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Greater Tulsa Reporter


Anna America Stays Busy Working for Tulsa

By EMILY RAMSEY
Managing Editor

EXPANDED FACILITY: Many community members attended the ribbon-cutting ceremony for CAN’s Tulsa Police Department Child Crisis Unit. Pictured with CAN CEO Anna America, center, include Tulsa Mayor G.T. Bynum, City Councilor Karen Gilbert and Tulsa Police Chief Chuck Jordan. They are standing with a box filled with artwork created by Tulsa Public Schools kindergartners that will be used to decorate the new building.


Courtesy CAN


Editor’s Note: Child Abuse Network CEO and Tulsa District 7 City Councilor Anna America is one of Greater Tulsa Reporter’s “10 to Watch in Greater Tulsa 2018,” as announced in its January 2018 issue.

Anna America remembers the first time she heard someone refer to her as a busybody do-gooder. She didn’t take kindly to the label at the time, but now, she admits, she wears it as a badge of honor.

That vision, desire and follow through in bringing about improvement is a constant theme in America’s life.

She has led neighborhood development projects, served as a member of the PlaniTulsa community team, volunteered for the PTA, coached youth soccer, served as a Girl Scouts leader and has volunteered as a driver for Meals on Wheels.

She has served as the executive director of Up With Trees and with Communities in Schools and been a member of the Tulsa Public Schools Board of Education.

She worked on former Mayor Kathy Taylor’s successful run for office in 2006.

She has served as Tulsa’s District 7 city councilor since 2014 and plans to run for a third term later this year.

In late 2017, America was announced as the new CEO of the Child Abuse Network.
All of her decisions, America says, have revolved around three core areas that she is particularly passionate about: children, community and green space.

“I’m fortunate because I have never had to compromise my personal and family principles for my job,” she says.

Her love of community as well as “getting things done” were what moved her to run for city council, despite her dislike of politics.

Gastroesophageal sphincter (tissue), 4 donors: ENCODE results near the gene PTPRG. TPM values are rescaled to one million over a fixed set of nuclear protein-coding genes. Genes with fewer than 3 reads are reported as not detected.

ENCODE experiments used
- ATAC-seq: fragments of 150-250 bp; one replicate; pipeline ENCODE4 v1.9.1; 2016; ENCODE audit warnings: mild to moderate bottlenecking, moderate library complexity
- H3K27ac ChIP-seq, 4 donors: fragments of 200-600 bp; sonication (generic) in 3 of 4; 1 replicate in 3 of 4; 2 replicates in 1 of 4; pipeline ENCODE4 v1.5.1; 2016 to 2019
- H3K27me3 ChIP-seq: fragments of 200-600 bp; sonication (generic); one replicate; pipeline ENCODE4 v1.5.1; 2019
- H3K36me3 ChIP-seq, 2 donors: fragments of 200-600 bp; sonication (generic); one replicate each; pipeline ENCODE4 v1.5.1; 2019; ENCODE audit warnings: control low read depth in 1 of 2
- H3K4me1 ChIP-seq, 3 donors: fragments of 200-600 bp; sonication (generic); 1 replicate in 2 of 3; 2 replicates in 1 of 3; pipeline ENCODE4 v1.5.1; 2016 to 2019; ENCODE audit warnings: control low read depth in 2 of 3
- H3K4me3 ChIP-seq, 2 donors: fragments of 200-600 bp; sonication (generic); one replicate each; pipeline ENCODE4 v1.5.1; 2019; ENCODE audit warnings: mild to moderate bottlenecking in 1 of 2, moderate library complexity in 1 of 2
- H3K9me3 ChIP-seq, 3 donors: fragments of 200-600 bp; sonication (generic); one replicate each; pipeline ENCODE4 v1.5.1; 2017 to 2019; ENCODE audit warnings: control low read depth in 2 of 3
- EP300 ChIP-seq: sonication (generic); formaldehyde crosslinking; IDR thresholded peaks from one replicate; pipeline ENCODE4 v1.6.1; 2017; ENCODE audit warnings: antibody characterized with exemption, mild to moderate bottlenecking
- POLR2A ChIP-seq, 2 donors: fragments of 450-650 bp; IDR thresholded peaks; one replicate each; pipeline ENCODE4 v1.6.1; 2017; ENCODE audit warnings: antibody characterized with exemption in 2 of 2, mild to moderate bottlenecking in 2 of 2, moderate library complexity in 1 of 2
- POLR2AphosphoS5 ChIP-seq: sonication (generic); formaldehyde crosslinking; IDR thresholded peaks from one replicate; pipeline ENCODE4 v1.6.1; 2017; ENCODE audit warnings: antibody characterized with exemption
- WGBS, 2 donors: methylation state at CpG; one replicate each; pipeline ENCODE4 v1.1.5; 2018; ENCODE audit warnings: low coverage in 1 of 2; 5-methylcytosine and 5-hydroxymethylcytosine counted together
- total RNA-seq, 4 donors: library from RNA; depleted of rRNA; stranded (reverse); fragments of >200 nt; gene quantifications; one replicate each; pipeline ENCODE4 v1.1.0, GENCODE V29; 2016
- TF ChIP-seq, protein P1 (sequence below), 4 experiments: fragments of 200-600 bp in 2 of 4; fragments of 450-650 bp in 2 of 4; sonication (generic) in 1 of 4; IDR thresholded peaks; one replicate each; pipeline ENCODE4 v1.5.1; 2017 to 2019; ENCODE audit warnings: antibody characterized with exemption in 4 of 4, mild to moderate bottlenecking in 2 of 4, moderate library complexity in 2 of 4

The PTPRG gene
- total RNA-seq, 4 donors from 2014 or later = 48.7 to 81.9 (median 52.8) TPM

“I follow the mantra, ‘If you’re going to gripe about things, then work to change them,’” she smiles. “I wasn’t seeing any changes (in my district). That’s why I ran.”

America’s district, District 7, encompasses a large portion of mid and south Tulsa, including along highway 169 from 31st to 101st streets and along Memorial Drive from 41st to 101st streets.

One recurring issue that America has found herself championing for is the success of small business owners through years of perpetual street construction projects, such as in the areas of 51st and 61st streets and Sheridan Avenue and 61st Street and Memorial Drive.

America was responsible for creation of the blue “Business Access” signs in order to draw attention to the fact that businesses are still open during construction, she says.
Another district need that she has advocated for is funding for street improvements. This proved especially true in the Vision Tulsa package, after District 7 was left out of funding projects in the Improve Our Tulsa package that was passed in 2013.

She, therefore, pushed for funding to be included for the widening of Mingo Road between 71st and 81st streets. With the construction of a number of multi-family developments in that area, America knew that this was a top need for her district to ease traffic congestion.

She expects work on that project to begin later this year.

As America begins her tenure with CAN, she plans to focus on heightening the organization’s profile.

The Child Abuse Network began in 1988. The nonprofit organization is located at 2829 S. Sheridan Rd. and brings together under one roof all agencies that investigate and prosecute child abuse, including law enforcement officers, forensic investigators, the department of human services social workers, Oklahoma University medical pediatric staff and Tulsa County prosecutors.

“My job is getting those groups the resources they need so that they can continue their work,” America says.

One area America hopes to address in the future is CAN’s need for more space because so many groups are housed at the facility. Space had become such an issue that, in 2015, Tulsa Police officers had to move back to the downtown police courts facility.

However, in February, CAN celebrated the completion of its Tulsa Police Department Child Crisis Unit, which sits in a separate building that had been in disrepair but was renovated thanks to donations by Charles and Lynn Schusterman Family Foundation, Ross Group and AAON Inc.

America’s interest in advocating for CAN also involves advocating for all of Tulsa’s social service organizations.

“We have great social services in Tulsa,” she says. But just as our many education groups have all come together to advocate for themselves on a state level, “I would like to see social service organizations gain a cohesive voice in advocating for ourselves.”

CAN Annual Fundraiser
CAN will hold its fifth annual CAN Superhero Challenge on Sunday, April 8 at 1 p.m. at the POSTOAK Lodge & Retreat, 5323 W. 31st St.

The event will feature two obstacle courses: a half-mile course for children seven years old and younger and a one-mile course for ones ages eight and above. Both courses include jumping, climbing, crawling, pulling, throwing and trail running.

Updated 04-19-2018

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